A call to actionWhile we wait for the Brett Favre saga to (hopefully) play itself out over the coming week, it’s time to sneak in one or two more thoughts about the Twins before the Vikings dominate the conversation over the next few weeks.
While we wait for the Brett Favre saga to (hopefully) play itself out over the coming week, it’s time to sneak in one or two more thoughts about the Twins before the Vikings dominate the conversation over the next few weeks.
A distressing article appeared in Monday’s Minneapolis paper in which three of the biggest names on the Twins, and three of the bigger names in baseball, expressed frustration with the team’s inability, or unwillingness, to trade for major league help.
In separate interviews, Joe Mauer, Joe Nathan and Justin Morneau all said the team needs to make a move if it is to succeed. Naturally, that’s easy for them to say – as stars, they aren’t going anywhere – but the truth of their words is indisputable.
Watching the detritus that is the Twins current road trip, it can’t be doubted that they need help. The starting pitching has been largely horrible, the loss of a 10-run lead in Oakland showed flaws throughout the current roster, and the same baffling personnel decisions continue to rear their collective ugly head.
Mauer’s quote is especially troubling. “Yeah, there’s frustration,” he told the Star Tribune. “ But ‘I’ve learned over the last few years not to try to get my hopes up that we’ll have something, then get disappointed.’”
Coming from a player the Twins will soon ask to sign a long-term contract as one of the cornerstones of the new team in the new playground, that’s simply an alarming thing to read. Nathan’s words regarding the ‘give-up’ trade of Luis Castillo to the Mets in 2007 were just as bad:
“That left a bad taste in our mouths,” he said. “Are we trying?’”
It’s hard to argue that the Twins have no higher priority than getting Mauer signed. Arguably the best pure hitter in baseball, there is certainly no other catcher who is capable of putting up the kinds of numbers Mauer can. He can name his price, but as the “hometown boy,” the Twins simply must do what is necessary to keep him in the fold.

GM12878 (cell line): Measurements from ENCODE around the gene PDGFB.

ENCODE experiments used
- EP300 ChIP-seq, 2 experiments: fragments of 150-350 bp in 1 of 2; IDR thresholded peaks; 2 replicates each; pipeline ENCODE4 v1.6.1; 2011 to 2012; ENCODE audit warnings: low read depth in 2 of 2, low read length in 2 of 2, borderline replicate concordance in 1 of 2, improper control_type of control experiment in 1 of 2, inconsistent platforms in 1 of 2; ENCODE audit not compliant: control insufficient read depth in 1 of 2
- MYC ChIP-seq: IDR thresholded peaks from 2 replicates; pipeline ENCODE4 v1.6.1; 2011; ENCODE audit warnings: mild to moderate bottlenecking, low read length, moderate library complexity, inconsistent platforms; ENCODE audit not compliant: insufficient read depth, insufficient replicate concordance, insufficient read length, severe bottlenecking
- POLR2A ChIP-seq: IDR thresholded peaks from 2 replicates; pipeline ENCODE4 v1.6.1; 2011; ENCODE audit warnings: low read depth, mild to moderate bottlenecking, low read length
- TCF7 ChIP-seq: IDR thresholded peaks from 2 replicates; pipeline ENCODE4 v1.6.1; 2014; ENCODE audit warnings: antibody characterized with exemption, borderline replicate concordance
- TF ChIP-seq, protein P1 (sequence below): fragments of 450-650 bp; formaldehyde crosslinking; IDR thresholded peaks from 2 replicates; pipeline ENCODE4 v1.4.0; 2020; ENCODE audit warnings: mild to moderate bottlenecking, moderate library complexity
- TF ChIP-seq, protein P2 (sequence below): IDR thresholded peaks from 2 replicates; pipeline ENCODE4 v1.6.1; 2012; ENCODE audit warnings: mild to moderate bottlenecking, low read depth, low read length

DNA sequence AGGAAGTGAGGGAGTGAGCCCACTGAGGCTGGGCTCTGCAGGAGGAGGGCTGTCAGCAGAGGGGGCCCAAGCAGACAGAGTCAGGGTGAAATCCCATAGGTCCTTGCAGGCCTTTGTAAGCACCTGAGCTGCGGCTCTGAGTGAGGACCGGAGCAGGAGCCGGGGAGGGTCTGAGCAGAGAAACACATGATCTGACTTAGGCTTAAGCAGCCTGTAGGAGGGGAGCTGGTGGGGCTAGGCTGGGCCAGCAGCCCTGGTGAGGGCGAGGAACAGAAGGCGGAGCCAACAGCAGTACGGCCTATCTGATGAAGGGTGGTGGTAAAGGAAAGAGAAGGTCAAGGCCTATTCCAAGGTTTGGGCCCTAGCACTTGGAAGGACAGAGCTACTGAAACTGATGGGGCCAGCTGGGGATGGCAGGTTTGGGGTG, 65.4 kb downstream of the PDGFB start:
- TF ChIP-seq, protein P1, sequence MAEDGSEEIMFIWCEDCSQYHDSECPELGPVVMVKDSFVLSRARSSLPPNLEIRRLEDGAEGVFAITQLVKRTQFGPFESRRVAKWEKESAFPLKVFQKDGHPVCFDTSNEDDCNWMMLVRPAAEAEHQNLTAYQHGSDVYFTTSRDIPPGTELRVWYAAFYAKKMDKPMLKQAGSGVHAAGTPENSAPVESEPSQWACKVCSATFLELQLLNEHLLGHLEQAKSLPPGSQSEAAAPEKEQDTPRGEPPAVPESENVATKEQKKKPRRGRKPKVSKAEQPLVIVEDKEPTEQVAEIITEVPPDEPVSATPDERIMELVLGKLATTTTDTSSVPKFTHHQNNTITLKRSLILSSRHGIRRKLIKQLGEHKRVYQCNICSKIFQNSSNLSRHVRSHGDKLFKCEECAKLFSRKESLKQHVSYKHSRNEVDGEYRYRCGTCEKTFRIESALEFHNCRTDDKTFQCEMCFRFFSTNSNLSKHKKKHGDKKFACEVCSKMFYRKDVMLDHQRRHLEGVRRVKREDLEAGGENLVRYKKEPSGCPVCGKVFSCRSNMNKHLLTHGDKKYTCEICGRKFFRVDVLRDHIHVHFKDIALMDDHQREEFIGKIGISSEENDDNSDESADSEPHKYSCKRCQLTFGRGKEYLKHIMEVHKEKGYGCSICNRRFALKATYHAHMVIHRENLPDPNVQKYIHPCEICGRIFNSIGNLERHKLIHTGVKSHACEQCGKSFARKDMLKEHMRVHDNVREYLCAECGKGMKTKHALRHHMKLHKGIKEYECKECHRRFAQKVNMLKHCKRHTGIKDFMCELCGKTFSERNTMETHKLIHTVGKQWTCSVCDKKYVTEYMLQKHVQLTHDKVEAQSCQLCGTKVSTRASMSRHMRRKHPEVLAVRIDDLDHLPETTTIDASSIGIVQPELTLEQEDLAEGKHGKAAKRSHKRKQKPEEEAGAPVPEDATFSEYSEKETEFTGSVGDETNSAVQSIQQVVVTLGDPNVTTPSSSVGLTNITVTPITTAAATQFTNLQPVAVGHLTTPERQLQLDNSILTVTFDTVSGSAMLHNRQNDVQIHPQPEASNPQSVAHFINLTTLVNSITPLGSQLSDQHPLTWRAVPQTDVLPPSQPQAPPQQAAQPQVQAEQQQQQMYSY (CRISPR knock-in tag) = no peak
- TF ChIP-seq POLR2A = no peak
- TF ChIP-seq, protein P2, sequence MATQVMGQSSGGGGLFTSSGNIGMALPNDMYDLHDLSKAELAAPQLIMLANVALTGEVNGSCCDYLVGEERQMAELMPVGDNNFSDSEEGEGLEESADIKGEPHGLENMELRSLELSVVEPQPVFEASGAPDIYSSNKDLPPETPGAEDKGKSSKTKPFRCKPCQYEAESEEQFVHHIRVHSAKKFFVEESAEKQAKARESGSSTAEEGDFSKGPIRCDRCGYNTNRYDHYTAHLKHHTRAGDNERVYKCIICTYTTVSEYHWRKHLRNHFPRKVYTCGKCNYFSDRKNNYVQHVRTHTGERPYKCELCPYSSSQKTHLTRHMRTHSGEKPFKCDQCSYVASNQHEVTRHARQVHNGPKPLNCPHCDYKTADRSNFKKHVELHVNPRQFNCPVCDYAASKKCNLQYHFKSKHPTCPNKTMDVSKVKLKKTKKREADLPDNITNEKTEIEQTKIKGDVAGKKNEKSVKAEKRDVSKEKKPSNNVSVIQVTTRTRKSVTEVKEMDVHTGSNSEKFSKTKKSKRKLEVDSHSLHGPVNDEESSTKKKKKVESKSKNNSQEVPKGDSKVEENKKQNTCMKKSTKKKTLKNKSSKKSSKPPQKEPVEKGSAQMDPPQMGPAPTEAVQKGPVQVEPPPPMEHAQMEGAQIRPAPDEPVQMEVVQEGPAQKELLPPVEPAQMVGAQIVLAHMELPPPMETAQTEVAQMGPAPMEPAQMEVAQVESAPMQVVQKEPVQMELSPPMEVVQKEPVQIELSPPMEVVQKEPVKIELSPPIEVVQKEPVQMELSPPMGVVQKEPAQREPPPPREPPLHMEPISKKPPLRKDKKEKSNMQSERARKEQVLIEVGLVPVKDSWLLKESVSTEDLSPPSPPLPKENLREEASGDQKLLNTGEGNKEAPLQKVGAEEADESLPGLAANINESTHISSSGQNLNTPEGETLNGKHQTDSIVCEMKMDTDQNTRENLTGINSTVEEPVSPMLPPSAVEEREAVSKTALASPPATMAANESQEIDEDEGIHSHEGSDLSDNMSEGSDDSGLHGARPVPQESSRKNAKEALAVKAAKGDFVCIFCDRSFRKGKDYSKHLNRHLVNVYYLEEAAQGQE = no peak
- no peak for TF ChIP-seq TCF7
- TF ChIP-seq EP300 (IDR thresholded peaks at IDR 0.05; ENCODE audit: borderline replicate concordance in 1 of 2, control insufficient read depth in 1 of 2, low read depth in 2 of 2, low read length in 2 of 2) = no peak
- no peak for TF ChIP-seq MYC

It’s different in this case from a Kevin Garnett, or a Randy Moss, or even a Johan Santana or a Torii Hunter. Minnesota fans are sick to death of seeing their superstars traded away or allowed to leave for far less than their market value.
The problem, of course, is this – General Manager Bill Smith’s record in the market is only slightly better than AIG’s. Clearly, the trade with the Devil Rays that resulted in the departure of Matt Garza and All-Star shortstop Jason Bartlett is looking more lopsided every day, especially with Twins manager Ron Gardenhire’s insistence on playing the .208-hitting Nick Punto ahead of Brendan Harris.
But more on that in a moment. The Twins really haven’t received value from the Santana deal either, though pitcher Deolis Guerra is doing well in the mid-minors. So it’s understandable if Smith is reluctant to deal. With a streak like he’s on, I’m not sure I’d want to pull a trigger either.
Yet, something has to be done. The Twins’ middle infield offense when Punto and Alexi Casilla play together is absolutely woeful, and without Joe Crede in the lineup, there are only five professional hitters most nights – a 6-9 order of Brian Buscher, Carlos Gomez, Punto and Casilla doesn’t exactly fill fans with confidence.
It’s bad enough that Smith actually signed 39-year old infielder Mark Grudzielanek, who hasn’t played in 18 months, to a minor league contact. And it’s downright depressing to think that he might be good enough to take a spot in the Twins’ middle infield. The next few weeks will tell all in that case.
It’s frustrating being a Minnesota sports fan. The only team that seems to get it at the moment is, somewhat surprisingly, the Vikings.
They’ve spent millions on parts, but until they show they’ve spent more than 20 bucks on their control tower, their jury is still out.
Yet the Twins are different. The daily drama of the baseball season pulls fans into the season in a way no other sport can match. For a baseball fan, watching your team die every summer is a painful and slow process. It’s even more painful when that death is preventable – as at least three players seem to think it is in this case.
Morneau gets the final word regarding Mauer.
“If we don’t do anything this year, I can’t see how he’s going to want to come back and go through this every year,” Morneau told the Star Tribune.
Mr. Smith, the proverbial shot has just gone across your bow. It’s time for some action.